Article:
Ultimately, however, there is no magic recipe that will bring everyone to internal contentment. I wish there was an easy recipe I could just hand to everyone, but I’ve come to realize that it really is a journey that most people are on with no actual end point, just a gradual migration toward a gradually more contented life. I have found, over the last twenty years or so, that the more I feel that each area of my life is pretty good and that I don’t really need anything else to be happy, the more likely I am to actually feel happy on a somewhat consistent basis. I never reach a point where I absolutely feel all areas of my life are great – I don’t know if that’s really possible – but as time goes on, I feel that things are pretty good in most areas of my life and I can’t really ask for more than that, because honestly I have to give up something I have now to gain something I don’t currently have, and what I have right now is pretty good.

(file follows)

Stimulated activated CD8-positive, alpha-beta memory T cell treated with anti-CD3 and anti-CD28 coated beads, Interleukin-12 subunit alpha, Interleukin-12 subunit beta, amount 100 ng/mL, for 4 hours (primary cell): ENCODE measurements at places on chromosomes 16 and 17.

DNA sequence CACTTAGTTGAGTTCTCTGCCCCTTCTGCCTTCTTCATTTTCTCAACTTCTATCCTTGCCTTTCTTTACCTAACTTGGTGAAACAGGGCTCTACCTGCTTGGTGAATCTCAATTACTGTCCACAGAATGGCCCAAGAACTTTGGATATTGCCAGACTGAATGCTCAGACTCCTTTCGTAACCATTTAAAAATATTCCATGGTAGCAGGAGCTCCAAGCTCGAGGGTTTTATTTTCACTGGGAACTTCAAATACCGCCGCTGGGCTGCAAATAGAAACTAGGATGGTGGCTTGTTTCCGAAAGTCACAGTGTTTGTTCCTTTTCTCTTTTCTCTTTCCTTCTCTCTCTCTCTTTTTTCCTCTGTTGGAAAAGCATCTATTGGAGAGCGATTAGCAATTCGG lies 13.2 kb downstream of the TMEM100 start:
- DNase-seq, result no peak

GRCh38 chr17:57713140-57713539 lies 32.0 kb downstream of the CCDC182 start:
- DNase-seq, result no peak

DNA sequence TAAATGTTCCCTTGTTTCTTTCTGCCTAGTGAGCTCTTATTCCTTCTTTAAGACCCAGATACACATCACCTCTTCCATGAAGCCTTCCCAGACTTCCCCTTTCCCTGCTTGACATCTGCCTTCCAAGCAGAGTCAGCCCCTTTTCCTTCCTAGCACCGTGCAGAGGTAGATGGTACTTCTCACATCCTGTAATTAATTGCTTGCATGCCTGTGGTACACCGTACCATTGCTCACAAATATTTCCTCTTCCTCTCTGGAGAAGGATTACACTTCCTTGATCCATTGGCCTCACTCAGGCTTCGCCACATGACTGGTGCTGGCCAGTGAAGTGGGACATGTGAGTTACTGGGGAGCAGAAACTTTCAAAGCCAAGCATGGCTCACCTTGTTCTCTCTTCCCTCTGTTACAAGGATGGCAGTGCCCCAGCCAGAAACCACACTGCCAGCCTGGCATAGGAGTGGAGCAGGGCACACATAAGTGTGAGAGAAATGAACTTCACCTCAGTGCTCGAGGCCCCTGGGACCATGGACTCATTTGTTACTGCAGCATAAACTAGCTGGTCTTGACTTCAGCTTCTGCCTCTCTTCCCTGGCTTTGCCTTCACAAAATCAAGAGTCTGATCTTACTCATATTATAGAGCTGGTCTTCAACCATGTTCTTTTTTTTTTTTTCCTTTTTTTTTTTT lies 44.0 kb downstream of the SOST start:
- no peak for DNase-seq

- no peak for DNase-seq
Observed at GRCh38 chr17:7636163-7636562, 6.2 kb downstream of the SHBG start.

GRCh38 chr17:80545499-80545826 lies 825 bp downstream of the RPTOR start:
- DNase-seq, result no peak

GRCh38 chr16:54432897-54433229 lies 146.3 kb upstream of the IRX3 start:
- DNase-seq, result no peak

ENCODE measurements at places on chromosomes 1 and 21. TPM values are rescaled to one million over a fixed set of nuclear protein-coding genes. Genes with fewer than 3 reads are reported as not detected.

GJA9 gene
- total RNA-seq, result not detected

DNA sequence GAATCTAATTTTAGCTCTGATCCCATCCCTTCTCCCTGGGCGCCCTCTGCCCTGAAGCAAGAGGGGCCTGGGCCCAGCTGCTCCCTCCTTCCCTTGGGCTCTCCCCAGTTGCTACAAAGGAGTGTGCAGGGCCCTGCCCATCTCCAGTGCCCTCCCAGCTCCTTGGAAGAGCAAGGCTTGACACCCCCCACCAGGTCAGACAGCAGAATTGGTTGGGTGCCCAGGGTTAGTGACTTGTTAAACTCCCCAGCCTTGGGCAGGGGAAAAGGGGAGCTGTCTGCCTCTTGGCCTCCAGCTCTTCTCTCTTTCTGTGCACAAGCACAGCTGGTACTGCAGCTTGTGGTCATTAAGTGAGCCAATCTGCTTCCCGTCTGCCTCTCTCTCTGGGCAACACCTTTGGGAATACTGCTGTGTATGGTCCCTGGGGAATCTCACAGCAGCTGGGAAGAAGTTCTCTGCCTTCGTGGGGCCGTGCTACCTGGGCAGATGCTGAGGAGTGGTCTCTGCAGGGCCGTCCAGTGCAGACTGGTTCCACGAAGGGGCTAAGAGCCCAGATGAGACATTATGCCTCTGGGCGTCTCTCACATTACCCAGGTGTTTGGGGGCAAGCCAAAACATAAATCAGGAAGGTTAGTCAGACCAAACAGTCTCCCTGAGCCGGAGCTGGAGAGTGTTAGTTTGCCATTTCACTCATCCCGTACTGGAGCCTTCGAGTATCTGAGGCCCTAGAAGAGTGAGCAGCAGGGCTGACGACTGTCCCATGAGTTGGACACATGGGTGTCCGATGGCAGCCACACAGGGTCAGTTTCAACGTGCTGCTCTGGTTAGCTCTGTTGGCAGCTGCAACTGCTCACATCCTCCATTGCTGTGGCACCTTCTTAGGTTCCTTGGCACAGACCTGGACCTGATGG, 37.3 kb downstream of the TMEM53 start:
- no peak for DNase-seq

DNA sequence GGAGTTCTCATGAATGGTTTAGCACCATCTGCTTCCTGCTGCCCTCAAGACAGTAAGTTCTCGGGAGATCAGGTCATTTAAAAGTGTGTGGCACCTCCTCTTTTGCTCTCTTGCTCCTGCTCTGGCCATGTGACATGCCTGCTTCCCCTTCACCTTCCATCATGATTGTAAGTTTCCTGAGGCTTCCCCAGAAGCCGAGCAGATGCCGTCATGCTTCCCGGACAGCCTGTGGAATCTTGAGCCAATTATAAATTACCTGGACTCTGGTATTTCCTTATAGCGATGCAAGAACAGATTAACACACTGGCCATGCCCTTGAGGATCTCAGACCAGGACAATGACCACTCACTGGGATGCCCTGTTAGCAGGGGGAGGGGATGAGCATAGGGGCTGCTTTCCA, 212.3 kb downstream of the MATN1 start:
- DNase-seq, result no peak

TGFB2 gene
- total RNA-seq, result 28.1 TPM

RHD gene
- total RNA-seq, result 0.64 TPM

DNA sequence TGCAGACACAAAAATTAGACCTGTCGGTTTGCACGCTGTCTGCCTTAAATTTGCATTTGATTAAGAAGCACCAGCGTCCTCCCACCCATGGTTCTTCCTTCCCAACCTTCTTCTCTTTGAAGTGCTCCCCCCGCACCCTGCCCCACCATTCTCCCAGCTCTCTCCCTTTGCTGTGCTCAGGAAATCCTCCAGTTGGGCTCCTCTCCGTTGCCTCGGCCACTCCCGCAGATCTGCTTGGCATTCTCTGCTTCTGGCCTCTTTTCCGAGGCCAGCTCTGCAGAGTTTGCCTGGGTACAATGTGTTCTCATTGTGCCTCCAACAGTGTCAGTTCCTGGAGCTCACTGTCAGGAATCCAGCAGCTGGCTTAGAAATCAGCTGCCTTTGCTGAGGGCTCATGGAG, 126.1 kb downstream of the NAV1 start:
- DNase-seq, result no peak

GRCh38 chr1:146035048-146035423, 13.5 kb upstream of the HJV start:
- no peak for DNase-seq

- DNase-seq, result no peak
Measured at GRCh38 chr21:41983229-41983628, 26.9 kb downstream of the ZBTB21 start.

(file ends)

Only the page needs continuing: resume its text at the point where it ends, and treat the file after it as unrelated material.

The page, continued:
I guess that’s my first piece of advice for seeking contentment: understand that when you gain something you don’t currently have, you lose something in exchange; in other words, you simply can’t “have it all.” If I give more time to physical fitness, I might have a more fit and muscular body, but where does that time come from? If I give more of myself to anything – money, time, energy, whatever – that money, time, energy, or other element has to come from somewhere, so when I step forward in one area, I step back from another.

Thus, if you want something in life but there’s nothing you’re willing to give up right now to get it, that means your life is pretty good in terms of what you want out of it. As I said earlier, you can’t have everything – there are always things you lose when you try to gain something, and if you’re not willing to lose anything in your life, then it must be pretty good as it is.